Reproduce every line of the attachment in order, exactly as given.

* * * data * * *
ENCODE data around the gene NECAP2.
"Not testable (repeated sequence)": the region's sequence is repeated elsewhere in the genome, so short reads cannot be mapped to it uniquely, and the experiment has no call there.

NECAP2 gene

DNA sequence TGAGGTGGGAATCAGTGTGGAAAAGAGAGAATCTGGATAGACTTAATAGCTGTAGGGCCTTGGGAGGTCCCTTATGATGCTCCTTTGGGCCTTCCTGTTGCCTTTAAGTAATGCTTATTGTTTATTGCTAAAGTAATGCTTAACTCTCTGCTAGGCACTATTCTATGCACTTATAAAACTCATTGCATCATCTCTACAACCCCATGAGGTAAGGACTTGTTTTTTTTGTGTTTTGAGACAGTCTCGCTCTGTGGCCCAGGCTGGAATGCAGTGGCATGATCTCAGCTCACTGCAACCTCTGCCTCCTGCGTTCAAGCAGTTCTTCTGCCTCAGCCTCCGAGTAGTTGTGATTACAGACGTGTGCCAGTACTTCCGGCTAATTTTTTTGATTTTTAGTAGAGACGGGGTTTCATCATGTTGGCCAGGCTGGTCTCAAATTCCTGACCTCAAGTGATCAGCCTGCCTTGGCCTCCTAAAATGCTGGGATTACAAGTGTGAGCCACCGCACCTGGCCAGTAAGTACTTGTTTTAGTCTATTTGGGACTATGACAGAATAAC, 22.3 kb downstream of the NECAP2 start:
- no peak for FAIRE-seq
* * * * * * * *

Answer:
ENCODE data around the gene NECAP2.
"Not testable (repeated sequence)": the region's sequence is repeated elsewhere in the genome, so short reads cannot be mapped to it uniquely, and the experiment has no call there.

NECAP2 gene

DNA sequence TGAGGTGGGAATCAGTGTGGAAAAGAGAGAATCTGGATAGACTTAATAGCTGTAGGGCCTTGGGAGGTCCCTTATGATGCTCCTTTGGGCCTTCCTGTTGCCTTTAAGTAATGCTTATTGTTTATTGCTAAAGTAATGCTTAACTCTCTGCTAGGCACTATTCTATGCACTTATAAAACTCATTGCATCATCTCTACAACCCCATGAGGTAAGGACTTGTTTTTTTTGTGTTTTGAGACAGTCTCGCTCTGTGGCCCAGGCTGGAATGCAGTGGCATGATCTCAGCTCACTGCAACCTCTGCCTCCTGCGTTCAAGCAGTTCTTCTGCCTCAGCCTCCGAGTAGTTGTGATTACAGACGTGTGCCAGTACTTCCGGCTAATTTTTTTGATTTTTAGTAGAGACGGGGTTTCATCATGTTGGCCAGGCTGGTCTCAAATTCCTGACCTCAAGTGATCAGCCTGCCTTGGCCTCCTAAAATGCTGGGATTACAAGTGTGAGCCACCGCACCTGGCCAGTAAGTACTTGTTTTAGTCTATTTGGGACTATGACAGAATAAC, 22.3 kb downstream of the NECAP2 start:
- no peak for FAIRE-seq